Farewell, Parks and Recreation

Farewell, Parks and Recreation

Photo Credit: commons.wikimedia.org

By: Brianna Kelly, Spring Reporter and Editor

After seven incredible seasons, Parks and Recreation, starring Amy Poehler, decided to shut its’ doors and end the show. Arguably in its prime, the show came to an end on February 24, 2015, much to fans’ disappointment.

The seventh season closed after only thirteen episodes, which many thought were thirteen too little. The main reason as to why the show was cancelled, however, was easily seen. It had been losing viewers ever since it aired back in 2009 and struggled to stay on air. The six million viewers that the show had started out with had quickly turned to nearly four million in the years following. However, despite losing so many viewers, the NBC show was deeply loved by the fans that remained.

The show falls under the “mockumentary” and political satire genres; it was created as a sort of a copy of the hit show, The Office. Every episode is available for streaming on Netflix except for the final season, which will be uploaded to Netflix later on in the year.

Two cast members that had left the show back in season six had made a long overdue return in order to make one final appearance in the finale. Rashida Jones and Rob Lowe returned as Ann Perkins and Chris Traeger. Upon their return, the original employees of the Parks and Recreation department of Pawnee, Indiana, around which the show revolved, came together for one last day in the office before going back to their new lives. Season seven also starred series regulars Aziz Ansari (Tom Haverford), Nick Offerman (Ron Swanson), Aubrey Plaza (April Ludgate-Dwyer), Adam Scott (Ben Wyatt), Chris Pratt (Andy Dwyer), and Rhetta (Donna Megel).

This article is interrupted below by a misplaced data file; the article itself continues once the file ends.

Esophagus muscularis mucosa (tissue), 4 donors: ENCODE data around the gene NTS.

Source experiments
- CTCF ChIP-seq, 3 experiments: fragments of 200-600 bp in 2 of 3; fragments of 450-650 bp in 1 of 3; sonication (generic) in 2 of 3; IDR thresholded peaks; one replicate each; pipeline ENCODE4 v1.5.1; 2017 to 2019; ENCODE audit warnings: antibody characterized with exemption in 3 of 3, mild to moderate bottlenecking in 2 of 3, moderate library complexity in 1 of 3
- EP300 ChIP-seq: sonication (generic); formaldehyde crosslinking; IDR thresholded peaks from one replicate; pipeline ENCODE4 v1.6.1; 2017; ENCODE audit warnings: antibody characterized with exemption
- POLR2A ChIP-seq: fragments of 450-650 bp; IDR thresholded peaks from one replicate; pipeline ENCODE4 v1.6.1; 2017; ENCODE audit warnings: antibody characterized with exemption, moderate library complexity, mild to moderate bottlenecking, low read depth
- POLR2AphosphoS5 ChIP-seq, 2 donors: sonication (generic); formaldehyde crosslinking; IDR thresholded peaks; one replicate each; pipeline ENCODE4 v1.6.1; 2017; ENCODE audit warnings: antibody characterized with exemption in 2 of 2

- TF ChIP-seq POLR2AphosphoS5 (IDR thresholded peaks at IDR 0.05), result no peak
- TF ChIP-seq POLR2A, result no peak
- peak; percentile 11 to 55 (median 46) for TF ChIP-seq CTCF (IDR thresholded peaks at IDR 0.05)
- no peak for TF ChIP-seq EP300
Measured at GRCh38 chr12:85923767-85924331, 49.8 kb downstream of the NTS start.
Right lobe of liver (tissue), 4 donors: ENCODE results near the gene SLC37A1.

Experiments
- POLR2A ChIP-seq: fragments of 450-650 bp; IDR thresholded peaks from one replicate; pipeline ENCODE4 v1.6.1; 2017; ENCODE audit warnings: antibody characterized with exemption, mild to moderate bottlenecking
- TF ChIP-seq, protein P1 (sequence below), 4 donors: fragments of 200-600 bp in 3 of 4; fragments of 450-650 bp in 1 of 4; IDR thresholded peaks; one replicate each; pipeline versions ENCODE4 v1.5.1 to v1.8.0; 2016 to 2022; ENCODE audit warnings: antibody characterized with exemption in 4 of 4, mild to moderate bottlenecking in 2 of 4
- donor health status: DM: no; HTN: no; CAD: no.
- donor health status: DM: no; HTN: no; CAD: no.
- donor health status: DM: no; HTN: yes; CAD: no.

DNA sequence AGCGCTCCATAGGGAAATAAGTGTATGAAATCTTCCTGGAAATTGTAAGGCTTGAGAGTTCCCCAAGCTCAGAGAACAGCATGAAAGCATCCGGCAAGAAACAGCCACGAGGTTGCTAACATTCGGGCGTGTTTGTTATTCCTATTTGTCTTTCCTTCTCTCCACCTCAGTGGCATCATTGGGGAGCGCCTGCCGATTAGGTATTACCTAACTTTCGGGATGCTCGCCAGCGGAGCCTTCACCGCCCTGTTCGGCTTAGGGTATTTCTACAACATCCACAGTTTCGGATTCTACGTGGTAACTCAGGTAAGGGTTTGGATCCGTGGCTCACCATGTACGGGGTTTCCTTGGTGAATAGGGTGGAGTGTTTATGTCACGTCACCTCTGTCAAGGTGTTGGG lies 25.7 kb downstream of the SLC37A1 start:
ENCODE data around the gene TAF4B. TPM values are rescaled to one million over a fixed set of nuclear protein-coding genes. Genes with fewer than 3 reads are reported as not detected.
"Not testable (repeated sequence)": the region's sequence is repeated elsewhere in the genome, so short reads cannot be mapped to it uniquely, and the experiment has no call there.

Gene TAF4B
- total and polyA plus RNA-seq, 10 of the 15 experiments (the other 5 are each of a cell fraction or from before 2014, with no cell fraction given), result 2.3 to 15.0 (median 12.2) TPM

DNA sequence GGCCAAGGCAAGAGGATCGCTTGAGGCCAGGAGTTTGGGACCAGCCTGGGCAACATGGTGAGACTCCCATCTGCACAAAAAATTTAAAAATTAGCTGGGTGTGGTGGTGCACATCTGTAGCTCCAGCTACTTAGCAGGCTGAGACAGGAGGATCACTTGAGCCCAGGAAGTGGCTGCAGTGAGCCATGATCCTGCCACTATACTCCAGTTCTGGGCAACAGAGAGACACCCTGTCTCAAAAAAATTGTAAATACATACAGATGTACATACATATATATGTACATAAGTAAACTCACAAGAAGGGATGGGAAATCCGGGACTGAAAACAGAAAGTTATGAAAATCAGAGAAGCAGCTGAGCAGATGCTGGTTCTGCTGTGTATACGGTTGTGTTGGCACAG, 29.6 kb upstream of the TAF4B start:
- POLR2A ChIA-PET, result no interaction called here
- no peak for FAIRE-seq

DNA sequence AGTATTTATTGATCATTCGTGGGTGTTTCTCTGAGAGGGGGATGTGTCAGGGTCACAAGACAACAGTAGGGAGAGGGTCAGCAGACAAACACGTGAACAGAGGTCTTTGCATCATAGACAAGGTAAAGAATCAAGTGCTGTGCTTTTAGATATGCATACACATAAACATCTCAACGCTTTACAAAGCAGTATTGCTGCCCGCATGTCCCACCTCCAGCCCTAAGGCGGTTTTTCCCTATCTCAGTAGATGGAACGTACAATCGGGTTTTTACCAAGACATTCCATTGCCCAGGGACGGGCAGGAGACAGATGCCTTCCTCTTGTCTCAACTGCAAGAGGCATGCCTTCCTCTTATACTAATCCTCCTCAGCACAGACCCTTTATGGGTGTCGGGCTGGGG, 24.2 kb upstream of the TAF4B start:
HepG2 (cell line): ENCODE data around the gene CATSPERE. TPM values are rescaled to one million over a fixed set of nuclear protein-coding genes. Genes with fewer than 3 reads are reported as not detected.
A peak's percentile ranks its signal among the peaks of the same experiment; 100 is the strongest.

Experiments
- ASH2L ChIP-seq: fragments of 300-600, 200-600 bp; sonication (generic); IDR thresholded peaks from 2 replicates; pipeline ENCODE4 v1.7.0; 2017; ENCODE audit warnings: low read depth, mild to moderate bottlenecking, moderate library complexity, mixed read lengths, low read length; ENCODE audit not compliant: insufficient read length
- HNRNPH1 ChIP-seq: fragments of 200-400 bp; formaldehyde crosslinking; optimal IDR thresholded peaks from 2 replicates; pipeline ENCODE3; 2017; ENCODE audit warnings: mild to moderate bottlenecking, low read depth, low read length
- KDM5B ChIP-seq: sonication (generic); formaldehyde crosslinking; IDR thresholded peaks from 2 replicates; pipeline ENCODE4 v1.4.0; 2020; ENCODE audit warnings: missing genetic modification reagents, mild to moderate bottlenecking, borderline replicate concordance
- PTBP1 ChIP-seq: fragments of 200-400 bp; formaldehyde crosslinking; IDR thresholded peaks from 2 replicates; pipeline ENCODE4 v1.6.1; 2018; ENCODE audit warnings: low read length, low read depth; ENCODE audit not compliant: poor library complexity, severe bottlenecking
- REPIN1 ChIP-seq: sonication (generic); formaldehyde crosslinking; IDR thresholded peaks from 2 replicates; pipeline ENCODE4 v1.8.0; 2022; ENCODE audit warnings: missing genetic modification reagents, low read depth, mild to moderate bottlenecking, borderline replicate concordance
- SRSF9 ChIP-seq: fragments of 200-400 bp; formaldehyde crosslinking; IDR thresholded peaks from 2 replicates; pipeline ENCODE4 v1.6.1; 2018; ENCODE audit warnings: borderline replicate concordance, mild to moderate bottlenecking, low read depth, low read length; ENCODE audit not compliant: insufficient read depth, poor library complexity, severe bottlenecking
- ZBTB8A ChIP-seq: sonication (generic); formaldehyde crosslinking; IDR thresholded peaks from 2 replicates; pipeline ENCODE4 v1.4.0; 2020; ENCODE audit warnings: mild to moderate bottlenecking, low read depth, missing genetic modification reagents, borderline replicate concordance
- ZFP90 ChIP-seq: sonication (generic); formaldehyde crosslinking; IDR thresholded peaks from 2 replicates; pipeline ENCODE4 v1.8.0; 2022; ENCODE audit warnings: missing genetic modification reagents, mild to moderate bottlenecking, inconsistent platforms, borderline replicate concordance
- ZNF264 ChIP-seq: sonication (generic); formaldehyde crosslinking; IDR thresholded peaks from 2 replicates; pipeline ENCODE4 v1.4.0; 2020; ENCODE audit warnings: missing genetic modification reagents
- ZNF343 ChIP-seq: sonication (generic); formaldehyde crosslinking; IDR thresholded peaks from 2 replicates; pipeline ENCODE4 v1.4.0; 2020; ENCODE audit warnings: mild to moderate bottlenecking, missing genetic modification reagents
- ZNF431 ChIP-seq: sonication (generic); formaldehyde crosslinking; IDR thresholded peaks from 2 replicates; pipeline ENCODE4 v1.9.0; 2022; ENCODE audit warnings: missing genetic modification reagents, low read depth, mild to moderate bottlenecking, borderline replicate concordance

The season was created to show how the characters’ lives would progress in the future. The final season began with a flash-foward to 2017 with Leslie Knope (Poehler) and Ben Wyatt still looking optimistic at their political futures, but still find themselves surrounded by their friends from Pawnee, Indiana. The season shows how each character has changed as an individual and how everyone, in the end, was able to keep in touch, despite their very different lives. In the end of the finale, the writers attempt to imply that either Knope or Wyatt have optained Presidency when they flash-foward to the year 2048. They show the couple attending a former co-workers funeral, but they appear to be surrounded by secret servicemen. This implies that Knope has, overall, accomplished her political dreams-or at least her dreams of living in the White House.

The final episode differed greatly from regular episodes; it was created more to honor the cast members and give a final good-bye to the fans than it was about comedy and the plot. It truly was a proper farewell to a beloved series.